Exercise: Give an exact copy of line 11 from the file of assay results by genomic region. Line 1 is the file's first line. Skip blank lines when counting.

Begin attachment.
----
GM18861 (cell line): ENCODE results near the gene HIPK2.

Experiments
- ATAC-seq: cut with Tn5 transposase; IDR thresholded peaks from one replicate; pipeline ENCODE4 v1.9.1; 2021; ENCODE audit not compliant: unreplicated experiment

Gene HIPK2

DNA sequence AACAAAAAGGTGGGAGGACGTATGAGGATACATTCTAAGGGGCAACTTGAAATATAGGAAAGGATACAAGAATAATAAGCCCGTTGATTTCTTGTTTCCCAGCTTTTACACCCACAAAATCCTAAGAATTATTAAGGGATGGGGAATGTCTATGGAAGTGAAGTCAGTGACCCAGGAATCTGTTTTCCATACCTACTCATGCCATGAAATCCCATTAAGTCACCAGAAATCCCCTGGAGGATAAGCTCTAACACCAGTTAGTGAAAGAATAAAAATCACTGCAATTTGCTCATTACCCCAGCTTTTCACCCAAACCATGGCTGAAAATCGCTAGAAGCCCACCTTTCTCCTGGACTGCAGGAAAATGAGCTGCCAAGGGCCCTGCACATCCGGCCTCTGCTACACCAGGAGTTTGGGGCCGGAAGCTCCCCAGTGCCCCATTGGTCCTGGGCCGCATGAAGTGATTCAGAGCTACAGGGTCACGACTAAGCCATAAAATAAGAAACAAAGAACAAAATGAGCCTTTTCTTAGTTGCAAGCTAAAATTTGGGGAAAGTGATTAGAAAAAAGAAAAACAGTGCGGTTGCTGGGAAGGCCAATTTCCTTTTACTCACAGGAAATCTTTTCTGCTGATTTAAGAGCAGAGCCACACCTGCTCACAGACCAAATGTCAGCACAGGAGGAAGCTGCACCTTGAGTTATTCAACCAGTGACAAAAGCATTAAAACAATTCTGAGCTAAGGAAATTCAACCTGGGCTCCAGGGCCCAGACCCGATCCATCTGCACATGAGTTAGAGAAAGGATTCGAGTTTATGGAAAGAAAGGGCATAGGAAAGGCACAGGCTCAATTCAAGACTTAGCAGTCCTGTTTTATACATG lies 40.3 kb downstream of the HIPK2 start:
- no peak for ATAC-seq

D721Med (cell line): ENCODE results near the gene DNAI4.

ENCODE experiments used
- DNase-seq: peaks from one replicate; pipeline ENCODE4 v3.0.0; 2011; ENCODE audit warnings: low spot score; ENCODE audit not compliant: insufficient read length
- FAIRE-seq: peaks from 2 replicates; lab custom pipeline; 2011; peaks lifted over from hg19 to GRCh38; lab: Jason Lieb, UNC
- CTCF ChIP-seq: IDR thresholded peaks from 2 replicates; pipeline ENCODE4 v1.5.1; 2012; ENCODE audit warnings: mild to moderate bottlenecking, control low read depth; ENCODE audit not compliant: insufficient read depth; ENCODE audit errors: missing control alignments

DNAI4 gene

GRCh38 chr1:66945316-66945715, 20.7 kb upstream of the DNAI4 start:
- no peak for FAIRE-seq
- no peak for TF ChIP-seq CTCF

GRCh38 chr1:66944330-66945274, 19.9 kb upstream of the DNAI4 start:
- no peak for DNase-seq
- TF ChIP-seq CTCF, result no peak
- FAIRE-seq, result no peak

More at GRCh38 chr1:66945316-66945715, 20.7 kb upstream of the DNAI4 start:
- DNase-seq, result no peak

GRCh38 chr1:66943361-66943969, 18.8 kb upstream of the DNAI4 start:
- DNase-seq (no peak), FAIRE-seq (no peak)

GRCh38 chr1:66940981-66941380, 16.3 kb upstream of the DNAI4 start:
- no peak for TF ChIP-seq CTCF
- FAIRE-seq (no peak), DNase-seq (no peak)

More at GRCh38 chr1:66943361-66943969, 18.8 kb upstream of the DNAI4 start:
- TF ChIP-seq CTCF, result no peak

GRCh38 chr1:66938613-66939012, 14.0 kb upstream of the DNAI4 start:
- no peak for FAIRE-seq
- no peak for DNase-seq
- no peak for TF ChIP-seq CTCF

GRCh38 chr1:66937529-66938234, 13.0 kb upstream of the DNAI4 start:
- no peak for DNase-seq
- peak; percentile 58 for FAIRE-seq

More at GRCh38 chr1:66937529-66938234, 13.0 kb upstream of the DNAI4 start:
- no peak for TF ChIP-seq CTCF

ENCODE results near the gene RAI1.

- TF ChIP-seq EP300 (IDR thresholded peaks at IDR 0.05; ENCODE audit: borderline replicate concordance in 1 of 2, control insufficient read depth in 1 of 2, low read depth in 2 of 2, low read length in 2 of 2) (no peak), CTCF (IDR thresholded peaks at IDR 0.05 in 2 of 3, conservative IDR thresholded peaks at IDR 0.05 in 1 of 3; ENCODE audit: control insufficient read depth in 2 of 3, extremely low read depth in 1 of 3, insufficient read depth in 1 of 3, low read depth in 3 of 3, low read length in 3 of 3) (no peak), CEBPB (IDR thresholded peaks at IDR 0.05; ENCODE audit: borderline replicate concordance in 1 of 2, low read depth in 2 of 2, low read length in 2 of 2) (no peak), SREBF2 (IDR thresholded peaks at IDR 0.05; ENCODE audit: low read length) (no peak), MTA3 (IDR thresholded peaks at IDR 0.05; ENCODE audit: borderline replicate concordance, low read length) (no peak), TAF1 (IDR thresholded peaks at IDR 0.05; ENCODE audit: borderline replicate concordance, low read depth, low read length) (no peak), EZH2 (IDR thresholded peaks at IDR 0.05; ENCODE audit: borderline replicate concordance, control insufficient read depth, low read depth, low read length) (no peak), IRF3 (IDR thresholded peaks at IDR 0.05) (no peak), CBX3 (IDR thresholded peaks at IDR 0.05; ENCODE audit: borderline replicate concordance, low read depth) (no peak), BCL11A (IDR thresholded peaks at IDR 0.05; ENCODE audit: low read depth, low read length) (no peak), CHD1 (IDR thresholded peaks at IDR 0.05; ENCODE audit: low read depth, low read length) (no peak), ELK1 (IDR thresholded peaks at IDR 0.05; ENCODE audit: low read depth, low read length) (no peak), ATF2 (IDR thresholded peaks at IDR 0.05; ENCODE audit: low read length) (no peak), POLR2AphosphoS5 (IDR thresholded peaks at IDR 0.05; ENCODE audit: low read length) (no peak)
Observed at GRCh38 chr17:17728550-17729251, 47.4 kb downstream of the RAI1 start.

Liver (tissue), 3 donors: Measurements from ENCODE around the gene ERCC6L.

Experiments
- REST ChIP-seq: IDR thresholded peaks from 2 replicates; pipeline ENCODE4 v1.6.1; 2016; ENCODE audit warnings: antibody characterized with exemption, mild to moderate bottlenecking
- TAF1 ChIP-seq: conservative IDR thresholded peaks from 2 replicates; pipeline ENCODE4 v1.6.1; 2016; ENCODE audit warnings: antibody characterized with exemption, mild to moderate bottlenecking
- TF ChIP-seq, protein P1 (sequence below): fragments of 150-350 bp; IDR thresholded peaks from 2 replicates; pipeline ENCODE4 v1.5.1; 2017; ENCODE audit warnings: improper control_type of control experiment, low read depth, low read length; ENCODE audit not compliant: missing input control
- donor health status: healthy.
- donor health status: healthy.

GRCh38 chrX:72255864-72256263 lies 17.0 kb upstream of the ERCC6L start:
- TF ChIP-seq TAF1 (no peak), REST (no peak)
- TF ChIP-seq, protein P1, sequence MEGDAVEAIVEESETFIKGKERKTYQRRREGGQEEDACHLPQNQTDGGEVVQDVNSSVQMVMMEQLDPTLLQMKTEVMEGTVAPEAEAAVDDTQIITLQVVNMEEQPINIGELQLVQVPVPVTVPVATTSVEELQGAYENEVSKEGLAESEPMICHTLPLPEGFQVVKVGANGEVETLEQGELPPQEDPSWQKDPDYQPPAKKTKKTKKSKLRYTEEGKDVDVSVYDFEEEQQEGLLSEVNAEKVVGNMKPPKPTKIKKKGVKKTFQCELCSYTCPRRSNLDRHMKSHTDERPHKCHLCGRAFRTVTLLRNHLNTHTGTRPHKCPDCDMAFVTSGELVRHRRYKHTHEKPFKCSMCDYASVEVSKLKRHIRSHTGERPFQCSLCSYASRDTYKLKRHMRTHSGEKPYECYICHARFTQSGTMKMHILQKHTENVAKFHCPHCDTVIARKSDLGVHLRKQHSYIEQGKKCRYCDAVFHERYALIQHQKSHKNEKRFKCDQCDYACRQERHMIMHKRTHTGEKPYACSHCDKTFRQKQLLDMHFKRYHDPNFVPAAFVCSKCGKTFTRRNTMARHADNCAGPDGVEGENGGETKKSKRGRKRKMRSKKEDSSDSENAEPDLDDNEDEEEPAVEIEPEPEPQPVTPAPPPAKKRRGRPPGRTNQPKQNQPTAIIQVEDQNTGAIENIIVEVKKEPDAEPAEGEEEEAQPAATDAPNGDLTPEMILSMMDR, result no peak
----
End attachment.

- CTCF ChIP-seq: IDR thresholded peaks from 2 replicates; pipeline ENCODE4 v1.5.1; 2012; ENCODE audit warnings: mild to moderate bottlenecking, control low read depth; ENCODE audit not compliant: insufficient read depth; ENCODE audit errors: missing control alignments